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M. Yvonne Taylor is a doctoral student in higher educational leadership at The University of Texas at Austin, where she is also assistant director of communication.
By Yvonne Taylor
As a black doctoral student and staff member at an institution of higher education, with responsibilities that include communication and social media, avoiding the many videos that show black people suffering and being murdered is often not an option. Today, raw and graphic footage of 15-year-old Dajerria Becton being dragged by police at a pool party or video of George Floyd’s airway being crushed under the knee of a nonchalant white officer pops up on YouTube, Facebook, Instagram, TikTok repeatedly and unexpectedly. After going viral, it is then displayed across reputable news sites, like CNN and MSNBC, with a few words marking it as “disturbing” so as to continue the illusion of fairness.
Though the collective outrage, sparked in large part by the video of Mr. Floyd’s murder, has brought many to their feet as they march together to fight this seemingly intractable societal ill, it is vital that we ask not only why video was needed (when Breonna Taylor’s, Ahmaud Arbery’s and Tony McDade’s murders did not spark civil unrest) but also how change can be created and sustained without the demand for what some refer to as “trauma porn.”This is especially important because as Educational Psychologist Dr. Kevin Cokley has shared, there is real psychological harm experienced by black people who view these violent images.
The reasoning for this visual display of murder is often that people have to see the truth to believe it. Americans whose practices and belief systems have been steeped in white supremacy insist on visual “evidence” to prove that racism and police brutality exist. This demand for evidence has its basis in false notions of objectivity, a concept also reified by higher education. Yet, as noted in several interviews, the police brutality within the Minneapolis neighborhood in which George Floyd was murdered had been well-known for decades. Black people did not need video evidence. In fact, for black people, these videos perpetuate trauma—and intimidation—so visceral that many of us must take complete and total social media breaks to care for our mental health.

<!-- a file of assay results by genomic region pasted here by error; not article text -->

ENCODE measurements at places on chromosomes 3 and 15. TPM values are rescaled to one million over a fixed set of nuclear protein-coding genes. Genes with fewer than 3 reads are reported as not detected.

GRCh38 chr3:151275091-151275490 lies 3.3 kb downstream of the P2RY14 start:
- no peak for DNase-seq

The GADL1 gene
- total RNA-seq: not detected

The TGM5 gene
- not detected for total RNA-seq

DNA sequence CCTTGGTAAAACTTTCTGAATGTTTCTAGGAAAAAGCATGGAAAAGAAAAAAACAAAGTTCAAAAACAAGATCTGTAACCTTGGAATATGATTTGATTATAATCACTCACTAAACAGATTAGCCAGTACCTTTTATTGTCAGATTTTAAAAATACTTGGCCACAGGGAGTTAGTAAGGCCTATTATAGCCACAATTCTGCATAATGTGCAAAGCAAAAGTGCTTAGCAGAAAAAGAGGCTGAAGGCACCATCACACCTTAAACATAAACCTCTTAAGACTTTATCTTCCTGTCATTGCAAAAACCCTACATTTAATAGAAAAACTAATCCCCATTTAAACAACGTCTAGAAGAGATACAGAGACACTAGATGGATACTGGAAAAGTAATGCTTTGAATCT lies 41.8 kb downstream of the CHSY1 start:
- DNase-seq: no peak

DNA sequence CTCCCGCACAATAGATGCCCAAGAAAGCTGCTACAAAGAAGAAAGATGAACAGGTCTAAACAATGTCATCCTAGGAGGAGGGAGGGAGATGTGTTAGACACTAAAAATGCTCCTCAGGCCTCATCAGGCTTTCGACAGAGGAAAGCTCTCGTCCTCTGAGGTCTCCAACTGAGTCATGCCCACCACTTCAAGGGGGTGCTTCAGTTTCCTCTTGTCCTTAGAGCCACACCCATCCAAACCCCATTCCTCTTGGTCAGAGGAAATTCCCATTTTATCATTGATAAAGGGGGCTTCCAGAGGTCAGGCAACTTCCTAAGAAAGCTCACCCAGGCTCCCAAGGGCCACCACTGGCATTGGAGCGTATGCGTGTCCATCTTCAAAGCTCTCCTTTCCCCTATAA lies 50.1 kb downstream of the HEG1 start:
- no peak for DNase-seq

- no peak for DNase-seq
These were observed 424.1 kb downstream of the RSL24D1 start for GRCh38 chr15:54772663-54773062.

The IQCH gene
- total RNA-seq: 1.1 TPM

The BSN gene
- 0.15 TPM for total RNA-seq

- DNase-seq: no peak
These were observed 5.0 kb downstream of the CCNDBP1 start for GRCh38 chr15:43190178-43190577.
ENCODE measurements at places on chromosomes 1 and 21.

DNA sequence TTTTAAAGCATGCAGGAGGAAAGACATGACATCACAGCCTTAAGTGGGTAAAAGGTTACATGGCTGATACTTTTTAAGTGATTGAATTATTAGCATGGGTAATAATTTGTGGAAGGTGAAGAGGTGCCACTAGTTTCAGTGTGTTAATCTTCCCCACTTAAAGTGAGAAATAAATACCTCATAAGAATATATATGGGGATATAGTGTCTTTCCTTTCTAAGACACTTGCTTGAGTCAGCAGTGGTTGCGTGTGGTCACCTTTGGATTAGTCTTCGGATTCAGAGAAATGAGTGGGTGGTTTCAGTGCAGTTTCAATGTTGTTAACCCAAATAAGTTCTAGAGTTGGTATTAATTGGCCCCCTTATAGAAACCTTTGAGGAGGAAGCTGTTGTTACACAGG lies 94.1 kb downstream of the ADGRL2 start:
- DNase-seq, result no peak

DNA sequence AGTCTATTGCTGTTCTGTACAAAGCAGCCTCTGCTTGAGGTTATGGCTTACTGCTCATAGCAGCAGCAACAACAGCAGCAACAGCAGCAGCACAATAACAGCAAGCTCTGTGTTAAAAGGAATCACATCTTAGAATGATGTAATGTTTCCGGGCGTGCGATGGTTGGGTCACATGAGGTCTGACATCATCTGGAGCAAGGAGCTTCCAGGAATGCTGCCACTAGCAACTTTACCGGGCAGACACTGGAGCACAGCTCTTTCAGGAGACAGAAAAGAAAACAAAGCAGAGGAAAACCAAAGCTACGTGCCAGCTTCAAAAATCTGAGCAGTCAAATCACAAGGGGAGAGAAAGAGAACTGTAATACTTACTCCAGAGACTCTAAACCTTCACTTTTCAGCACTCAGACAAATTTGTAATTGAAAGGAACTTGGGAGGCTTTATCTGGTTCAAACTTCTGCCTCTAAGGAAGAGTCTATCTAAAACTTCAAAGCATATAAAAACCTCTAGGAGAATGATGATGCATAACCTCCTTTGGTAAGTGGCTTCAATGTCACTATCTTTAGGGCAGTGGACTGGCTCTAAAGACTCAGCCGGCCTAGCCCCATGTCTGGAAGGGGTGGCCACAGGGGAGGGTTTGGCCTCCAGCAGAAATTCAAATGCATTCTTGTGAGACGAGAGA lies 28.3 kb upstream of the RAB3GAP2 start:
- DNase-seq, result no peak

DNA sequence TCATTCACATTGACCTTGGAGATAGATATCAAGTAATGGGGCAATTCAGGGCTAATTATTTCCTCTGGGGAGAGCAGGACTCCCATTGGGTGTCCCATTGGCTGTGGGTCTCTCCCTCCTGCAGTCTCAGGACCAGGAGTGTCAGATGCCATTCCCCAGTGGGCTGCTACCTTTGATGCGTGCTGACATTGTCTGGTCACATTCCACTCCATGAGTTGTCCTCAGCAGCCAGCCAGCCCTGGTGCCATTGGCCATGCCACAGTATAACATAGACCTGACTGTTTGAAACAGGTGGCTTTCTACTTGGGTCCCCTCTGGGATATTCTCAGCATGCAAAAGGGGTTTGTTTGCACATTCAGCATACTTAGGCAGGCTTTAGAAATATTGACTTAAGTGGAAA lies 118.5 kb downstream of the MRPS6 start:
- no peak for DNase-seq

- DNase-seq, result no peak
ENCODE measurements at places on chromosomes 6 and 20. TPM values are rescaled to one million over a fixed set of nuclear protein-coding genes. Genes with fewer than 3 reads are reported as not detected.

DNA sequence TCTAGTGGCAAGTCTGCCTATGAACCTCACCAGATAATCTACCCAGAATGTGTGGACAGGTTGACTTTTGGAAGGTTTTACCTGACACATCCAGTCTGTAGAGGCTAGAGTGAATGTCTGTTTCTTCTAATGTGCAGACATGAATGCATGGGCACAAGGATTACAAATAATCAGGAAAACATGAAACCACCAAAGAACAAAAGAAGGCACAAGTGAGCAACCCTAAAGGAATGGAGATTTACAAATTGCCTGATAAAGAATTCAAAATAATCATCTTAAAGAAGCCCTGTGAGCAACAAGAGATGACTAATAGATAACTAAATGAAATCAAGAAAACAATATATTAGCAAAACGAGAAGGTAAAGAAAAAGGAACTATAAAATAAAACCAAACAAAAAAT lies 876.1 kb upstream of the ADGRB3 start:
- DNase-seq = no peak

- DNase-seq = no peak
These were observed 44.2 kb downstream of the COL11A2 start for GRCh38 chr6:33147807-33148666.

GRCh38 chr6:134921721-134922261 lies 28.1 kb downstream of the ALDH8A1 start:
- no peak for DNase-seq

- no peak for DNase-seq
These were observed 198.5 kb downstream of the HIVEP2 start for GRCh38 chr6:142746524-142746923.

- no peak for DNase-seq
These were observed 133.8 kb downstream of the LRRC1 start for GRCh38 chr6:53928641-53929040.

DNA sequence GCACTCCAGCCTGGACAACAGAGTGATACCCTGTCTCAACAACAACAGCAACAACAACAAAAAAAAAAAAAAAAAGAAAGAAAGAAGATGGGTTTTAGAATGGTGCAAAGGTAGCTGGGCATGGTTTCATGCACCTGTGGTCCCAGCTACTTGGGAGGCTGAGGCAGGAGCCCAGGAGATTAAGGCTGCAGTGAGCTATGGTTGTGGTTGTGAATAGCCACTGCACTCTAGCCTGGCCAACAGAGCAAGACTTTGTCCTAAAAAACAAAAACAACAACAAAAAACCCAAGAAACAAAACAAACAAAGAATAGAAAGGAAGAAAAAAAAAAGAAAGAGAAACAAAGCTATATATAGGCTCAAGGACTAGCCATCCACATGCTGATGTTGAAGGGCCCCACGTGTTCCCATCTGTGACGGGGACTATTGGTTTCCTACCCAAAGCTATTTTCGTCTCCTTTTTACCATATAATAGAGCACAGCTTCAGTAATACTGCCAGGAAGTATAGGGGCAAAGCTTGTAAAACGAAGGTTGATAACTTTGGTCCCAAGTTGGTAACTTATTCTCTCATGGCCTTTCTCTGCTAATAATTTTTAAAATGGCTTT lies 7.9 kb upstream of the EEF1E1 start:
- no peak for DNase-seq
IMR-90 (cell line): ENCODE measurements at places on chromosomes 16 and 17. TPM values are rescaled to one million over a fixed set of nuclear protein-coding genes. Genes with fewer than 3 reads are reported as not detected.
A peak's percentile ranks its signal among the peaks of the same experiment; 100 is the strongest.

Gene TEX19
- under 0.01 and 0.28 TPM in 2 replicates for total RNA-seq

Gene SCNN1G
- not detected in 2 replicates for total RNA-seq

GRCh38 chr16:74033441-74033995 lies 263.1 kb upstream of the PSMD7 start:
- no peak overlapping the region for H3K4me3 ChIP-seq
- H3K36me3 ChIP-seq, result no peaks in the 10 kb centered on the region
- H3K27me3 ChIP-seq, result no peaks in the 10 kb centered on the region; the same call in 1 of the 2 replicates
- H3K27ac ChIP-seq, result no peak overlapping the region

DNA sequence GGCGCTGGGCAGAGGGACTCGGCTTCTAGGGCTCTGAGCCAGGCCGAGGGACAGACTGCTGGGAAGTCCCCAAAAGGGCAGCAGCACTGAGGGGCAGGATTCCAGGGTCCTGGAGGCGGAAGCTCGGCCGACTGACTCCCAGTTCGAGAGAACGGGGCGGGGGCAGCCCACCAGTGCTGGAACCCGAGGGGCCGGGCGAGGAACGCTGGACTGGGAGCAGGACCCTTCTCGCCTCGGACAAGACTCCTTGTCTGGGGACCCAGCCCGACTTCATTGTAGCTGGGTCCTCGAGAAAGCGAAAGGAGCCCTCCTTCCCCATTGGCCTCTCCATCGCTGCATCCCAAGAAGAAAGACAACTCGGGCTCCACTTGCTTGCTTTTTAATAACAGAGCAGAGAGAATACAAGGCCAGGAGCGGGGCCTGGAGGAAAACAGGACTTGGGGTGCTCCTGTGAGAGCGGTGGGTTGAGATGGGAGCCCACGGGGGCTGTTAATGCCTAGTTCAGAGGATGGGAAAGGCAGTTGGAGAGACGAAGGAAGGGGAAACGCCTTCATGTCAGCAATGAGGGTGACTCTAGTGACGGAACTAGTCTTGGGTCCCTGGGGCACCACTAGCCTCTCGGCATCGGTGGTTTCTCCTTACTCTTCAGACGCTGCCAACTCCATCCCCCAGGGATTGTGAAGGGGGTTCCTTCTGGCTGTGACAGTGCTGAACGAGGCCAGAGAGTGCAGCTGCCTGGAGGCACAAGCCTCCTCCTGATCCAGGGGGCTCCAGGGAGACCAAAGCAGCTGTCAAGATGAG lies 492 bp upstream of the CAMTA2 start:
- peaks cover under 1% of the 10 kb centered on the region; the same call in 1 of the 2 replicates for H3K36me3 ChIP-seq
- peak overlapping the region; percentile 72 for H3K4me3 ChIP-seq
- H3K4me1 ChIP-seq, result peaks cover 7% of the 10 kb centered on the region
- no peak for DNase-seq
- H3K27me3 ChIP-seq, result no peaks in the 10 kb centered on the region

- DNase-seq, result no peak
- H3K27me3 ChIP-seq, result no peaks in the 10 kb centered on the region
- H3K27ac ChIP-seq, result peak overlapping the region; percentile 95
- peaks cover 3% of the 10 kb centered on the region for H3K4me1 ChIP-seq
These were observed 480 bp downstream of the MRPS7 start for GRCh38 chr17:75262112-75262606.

Yet video evidence of police brutality also is not new. Rodney King’s beating was in 1992, for example. If video evidence of black suffering and death do not change hearts and minds of white Americans, what purpose do they serve? News outlets share in their distribution because these videos get clicks, and clicks create revenue. To abstain from showing these videos would be to decline money for their organizations. In short, black death and its symbolism are profitable.
As shocking as that may seem, it is important to remember that the profitability of black death and suffering has a long history in America. One can see it in the death and disease wrought by the Trans-Atlantic Slave Trade in order to build the economy of not just the South, but America. One can see it in the postcards of lynchings white families kept as souvenirs. One can see it in the carnage of the Tulsa, Oklahoma massacres 99 years ago that destroyed Black Wall Street, a threat to the white economy. And today, it can be seen in the fervent insistence on “freedom” to open up the economy, forcing black, brown, and indigenous bodies to work in meat processing while knowing we are dying at disproportionate rates due to the coronavirus.
That’s why it’s past time for people to understand that the voyeuristic experience of black pain and death is not justice. White people are already well aware of the reality of police brutality, extrajudicial murder, and racism. It’s why the Amy Coopers of the country choose to invoke the threat of police “intervention” on black people time and time again. Those moments of death and indignity do not need to be aired and shared ad nauseum in order to understand the inhumanity of police brutality and extrajudicial murder. It’s also past time that Americans recognize that Black people are psychologically harmed by the airing and consumption of black death and police brutality.
Higher education has an important role to play in recognizing this harm and supporting black students, faculty, and staff. Many college campuses were justifiably quick to respond to student needs related to the collective trauma of COVID. Faculty offered students credit/no credit options for students and no-harm final exams, and universities mobilized supports for mental health and wellness, and created new, online forms for outreach. Administrators also considered how exacerbated inequities would impact student success. Yet the dual pandemics of COVID and racism disproportionately affect black people. In response, universities and college campuses have sent emails that, at times, call out racism and police brutality, but have done little to put into practice the types of immediate supports that attend to this moment’s psychological and emotional toll, as well as the cultural taxation and additional labor of black faculty, staff and students. Unfortunately, some faculty remain openly hostile to such supports.
Over 50 years ago, James Baldwin said, “I am terrified at the moral apathy–the death of the heart – which is happening in my country. These people have deluded themselves for so long that they really don’t think I’m human.” Requiring and sharing videos of black suffering has roots in racial trauma voyeurism, consumerism and white supremacist notions of truth. Higher education can and must to do more to confront and eradicate its perpetuation of these practices. They must decide that black lives are human lives, and that black people are worth listening to, believing, and supporting.
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